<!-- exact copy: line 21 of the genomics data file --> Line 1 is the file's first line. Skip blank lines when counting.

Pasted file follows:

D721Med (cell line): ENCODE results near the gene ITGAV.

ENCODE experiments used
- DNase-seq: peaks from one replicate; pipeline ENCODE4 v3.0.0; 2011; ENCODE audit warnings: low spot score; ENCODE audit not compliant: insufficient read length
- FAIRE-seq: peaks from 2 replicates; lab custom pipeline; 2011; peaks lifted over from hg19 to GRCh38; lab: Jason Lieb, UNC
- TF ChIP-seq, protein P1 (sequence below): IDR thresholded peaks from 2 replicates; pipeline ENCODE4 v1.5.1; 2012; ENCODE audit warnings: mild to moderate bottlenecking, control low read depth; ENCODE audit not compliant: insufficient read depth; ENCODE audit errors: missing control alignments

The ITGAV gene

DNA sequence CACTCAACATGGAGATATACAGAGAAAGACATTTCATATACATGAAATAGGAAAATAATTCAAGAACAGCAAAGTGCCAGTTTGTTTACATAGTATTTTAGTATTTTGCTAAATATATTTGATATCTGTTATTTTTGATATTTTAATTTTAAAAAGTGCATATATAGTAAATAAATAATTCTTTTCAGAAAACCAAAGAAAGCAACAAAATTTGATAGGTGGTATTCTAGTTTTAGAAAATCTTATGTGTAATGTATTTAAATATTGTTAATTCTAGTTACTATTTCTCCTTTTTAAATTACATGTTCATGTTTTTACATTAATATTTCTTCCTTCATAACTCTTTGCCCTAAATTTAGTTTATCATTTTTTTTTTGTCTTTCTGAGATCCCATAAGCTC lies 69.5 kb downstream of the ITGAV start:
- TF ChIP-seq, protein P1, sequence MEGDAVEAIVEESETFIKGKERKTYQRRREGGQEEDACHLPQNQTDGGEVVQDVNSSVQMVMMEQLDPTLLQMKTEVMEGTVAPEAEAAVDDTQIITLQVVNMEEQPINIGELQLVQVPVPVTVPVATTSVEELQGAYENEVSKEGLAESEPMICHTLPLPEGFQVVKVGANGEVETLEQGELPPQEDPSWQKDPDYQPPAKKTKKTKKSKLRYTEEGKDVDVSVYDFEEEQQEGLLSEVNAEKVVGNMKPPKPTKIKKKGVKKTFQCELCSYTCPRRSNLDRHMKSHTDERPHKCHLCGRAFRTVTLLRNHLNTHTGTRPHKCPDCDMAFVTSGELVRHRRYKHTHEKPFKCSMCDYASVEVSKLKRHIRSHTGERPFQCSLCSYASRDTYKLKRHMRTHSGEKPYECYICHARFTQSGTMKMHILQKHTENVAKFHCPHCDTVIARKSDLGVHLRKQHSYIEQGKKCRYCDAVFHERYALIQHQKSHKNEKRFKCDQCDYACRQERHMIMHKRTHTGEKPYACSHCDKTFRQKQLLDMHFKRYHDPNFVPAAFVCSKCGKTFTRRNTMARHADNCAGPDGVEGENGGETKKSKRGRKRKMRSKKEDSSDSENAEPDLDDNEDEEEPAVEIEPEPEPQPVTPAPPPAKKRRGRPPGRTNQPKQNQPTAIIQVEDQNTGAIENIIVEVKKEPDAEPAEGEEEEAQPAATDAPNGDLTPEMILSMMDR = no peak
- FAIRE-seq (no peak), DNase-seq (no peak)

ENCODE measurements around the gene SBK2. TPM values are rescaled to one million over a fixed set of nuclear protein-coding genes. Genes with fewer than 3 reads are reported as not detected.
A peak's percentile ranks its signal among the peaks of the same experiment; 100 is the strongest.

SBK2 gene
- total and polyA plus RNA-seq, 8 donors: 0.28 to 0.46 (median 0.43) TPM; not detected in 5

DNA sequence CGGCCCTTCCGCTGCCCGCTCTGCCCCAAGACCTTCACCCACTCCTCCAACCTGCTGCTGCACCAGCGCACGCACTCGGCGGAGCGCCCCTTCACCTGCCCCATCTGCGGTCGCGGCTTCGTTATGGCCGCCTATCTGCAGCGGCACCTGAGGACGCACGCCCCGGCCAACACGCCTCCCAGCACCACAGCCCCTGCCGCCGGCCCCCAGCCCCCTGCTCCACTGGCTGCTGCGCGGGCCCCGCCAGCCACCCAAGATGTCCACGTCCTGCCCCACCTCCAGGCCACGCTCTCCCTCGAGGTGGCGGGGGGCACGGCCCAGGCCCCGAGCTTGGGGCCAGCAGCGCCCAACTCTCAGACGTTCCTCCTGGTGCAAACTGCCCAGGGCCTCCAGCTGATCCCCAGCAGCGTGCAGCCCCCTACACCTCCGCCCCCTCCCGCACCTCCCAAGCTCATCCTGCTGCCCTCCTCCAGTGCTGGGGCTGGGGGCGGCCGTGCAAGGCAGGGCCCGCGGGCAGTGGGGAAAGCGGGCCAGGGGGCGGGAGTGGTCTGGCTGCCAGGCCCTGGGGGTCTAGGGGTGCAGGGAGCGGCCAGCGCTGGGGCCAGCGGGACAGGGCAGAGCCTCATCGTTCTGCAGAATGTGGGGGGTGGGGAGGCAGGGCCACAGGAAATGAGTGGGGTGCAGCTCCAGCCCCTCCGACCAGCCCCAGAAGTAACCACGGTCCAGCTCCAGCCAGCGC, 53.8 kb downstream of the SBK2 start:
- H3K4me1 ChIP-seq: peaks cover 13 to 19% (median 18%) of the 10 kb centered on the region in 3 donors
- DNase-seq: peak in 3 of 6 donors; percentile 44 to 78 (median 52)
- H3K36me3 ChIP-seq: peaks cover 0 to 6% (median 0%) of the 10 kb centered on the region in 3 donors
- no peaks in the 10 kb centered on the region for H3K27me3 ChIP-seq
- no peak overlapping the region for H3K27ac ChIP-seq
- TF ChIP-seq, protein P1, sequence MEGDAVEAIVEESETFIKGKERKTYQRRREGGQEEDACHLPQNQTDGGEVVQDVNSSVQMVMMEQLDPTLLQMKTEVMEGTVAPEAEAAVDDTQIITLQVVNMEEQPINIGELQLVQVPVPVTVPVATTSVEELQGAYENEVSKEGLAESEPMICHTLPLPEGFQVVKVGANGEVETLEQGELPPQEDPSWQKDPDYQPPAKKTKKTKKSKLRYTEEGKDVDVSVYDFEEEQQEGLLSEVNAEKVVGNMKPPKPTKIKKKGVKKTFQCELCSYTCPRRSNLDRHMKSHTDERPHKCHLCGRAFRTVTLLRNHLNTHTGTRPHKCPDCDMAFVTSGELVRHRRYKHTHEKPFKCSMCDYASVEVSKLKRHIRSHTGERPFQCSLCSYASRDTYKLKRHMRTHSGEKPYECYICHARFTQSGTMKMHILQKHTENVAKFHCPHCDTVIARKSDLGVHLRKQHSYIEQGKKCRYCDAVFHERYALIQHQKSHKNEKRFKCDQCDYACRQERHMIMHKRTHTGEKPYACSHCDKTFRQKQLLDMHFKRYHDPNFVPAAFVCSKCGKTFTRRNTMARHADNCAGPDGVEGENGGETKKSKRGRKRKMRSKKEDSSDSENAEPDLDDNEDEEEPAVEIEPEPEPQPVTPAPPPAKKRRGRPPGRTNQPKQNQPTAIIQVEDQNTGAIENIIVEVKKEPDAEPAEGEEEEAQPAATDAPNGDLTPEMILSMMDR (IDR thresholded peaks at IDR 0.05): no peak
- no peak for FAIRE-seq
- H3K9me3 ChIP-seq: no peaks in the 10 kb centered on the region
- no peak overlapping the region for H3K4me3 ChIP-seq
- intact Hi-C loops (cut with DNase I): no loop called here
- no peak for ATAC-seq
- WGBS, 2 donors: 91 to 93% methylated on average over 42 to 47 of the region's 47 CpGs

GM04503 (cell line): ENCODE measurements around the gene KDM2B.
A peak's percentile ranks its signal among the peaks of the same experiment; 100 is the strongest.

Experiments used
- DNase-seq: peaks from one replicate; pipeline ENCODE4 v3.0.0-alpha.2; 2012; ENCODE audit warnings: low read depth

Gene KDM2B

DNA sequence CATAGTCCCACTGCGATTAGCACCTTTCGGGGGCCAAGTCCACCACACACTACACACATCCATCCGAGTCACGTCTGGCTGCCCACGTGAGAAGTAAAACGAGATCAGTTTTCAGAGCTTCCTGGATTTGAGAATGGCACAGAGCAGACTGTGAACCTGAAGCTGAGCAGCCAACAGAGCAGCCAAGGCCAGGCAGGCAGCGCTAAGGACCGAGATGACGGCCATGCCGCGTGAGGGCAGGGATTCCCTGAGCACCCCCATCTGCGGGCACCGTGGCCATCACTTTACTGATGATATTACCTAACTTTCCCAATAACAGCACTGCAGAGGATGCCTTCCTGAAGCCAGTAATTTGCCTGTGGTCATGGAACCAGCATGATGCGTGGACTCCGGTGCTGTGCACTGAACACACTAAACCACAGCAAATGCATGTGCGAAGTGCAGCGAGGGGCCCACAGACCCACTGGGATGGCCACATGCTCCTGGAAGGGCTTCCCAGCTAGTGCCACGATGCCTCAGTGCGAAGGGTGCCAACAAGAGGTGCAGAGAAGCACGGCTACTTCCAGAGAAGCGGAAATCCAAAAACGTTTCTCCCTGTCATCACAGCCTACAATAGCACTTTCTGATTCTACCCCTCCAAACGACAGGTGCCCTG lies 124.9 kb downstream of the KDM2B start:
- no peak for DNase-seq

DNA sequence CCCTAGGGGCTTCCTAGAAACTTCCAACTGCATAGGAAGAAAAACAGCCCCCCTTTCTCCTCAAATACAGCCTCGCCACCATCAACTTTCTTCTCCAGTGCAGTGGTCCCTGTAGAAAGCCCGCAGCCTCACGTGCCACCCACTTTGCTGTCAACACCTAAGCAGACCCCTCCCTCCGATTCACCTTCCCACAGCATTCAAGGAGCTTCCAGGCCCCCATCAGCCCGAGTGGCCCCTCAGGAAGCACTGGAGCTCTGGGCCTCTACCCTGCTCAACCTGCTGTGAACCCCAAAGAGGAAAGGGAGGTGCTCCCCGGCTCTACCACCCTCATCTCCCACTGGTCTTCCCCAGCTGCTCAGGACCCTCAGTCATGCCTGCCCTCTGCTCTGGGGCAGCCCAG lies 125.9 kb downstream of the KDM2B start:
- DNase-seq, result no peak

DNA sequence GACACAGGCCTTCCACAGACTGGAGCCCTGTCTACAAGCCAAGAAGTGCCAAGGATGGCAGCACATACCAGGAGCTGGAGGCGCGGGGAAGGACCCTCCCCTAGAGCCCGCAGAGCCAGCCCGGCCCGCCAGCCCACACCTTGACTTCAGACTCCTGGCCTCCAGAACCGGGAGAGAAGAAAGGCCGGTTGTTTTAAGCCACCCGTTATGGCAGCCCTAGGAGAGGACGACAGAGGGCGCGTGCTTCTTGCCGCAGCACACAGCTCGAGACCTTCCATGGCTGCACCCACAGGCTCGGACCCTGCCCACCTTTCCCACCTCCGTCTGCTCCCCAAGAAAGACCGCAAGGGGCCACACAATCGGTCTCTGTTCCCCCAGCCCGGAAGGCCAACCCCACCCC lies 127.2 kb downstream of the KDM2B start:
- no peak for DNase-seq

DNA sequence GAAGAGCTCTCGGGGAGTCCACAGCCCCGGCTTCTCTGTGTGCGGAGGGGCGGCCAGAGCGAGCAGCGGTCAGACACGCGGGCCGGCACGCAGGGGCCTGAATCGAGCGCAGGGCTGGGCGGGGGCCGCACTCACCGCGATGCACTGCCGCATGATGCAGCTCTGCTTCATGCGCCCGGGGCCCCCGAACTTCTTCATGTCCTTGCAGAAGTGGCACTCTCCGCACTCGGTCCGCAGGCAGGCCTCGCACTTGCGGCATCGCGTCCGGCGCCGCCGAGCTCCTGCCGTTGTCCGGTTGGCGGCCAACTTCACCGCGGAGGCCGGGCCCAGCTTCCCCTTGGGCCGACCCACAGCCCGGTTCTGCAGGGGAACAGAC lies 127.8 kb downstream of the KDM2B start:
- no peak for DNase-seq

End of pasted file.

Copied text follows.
- no peak for FAIRE-seq